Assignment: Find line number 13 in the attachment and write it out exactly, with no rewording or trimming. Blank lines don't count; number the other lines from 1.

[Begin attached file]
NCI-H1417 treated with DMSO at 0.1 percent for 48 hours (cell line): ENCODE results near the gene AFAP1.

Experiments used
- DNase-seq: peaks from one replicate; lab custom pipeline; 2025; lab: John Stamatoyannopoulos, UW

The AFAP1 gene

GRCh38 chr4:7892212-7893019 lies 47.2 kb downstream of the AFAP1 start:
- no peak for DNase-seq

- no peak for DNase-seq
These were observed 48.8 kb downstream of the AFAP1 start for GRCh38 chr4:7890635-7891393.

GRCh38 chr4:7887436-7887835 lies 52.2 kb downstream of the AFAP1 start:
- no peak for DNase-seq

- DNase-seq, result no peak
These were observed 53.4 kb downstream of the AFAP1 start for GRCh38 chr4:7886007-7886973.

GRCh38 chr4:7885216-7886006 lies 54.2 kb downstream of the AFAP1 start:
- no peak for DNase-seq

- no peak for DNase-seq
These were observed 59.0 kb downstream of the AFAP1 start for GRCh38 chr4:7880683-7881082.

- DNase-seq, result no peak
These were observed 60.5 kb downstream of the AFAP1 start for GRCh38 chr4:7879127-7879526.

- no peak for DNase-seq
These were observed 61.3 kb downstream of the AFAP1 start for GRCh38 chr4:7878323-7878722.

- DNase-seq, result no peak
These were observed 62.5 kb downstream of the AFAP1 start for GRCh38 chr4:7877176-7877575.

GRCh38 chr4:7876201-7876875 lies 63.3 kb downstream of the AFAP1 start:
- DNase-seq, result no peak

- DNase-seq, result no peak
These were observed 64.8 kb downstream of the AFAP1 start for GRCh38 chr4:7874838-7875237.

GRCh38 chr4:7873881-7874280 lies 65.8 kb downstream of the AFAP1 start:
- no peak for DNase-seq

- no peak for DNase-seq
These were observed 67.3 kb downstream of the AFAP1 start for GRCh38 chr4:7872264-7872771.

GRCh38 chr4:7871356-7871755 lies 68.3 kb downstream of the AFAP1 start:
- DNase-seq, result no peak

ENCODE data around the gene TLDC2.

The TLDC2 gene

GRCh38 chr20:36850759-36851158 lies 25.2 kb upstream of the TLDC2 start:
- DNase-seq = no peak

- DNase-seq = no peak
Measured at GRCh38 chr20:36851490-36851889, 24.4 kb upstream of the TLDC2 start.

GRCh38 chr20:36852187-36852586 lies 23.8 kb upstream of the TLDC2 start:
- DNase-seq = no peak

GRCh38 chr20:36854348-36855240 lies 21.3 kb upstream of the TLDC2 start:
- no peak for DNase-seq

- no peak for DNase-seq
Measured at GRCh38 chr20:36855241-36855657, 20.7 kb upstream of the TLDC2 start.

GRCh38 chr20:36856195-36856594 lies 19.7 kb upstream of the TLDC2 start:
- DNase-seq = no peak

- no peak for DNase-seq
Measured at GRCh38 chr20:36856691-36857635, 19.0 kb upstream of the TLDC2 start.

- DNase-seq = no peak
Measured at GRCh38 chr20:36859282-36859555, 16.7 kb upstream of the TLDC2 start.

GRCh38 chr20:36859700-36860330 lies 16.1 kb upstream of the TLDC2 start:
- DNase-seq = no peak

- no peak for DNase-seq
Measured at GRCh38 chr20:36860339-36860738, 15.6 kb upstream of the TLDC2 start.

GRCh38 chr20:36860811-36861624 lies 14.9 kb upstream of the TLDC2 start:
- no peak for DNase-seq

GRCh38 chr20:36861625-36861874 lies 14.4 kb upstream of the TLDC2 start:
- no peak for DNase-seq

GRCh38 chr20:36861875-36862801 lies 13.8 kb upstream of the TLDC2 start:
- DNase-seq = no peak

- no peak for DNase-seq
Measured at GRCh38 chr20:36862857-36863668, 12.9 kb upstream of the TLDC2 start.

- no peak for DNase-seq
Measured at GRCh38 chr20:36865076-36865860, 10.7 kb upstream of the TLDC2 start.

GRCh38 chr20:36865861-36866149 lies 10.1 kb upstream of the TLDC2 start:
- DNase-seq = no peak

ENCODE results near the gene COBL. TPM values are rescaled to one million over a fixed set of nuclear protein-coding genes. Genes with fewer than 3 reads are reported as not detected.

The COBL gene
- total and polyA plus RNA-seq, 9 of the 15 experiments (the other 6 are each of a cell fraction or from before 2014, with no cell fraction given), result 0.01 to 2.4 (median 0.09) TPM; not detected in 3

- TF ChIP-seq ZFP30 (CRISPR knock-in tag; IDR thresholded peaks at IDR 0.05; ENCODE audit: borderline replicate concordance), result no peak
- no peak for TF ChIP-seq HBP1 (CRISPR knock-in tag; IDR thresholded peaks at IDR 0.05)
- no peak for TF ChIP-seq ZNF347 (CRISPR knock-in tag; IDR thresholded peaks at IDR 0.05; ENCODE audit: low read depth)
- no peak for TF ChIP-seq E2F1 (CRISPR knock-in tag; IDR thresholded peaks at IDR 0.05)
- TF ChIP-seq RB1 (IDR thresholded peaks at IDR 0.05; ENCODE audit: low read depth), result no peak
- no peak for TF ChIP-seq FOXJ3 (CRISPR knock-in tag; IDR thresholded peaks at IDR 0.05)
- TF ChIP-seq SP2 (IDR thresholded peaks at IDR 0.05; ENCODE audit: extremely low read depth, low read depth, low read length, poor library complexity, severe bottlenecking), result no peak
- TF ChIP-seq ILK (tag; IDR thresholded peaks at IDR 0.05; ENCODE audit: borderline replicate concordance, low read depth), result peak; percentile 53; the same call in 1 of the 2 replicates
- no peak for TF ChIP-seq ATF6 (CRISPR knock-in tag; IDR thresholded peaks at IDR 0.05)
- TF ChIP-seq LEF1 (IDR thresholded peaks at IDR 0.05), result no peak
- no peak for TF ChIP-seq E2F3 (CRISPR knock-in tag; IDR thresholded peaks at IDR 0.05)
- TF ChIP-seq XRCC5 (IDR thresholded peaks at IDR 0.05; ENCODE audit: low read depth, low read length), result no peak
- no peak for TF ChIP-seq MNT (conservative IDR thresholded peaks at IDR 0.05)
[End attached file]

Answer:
GRCh38 chr4:7885216-7886006 lies 54.2 kb downstream of the AFAP1 start: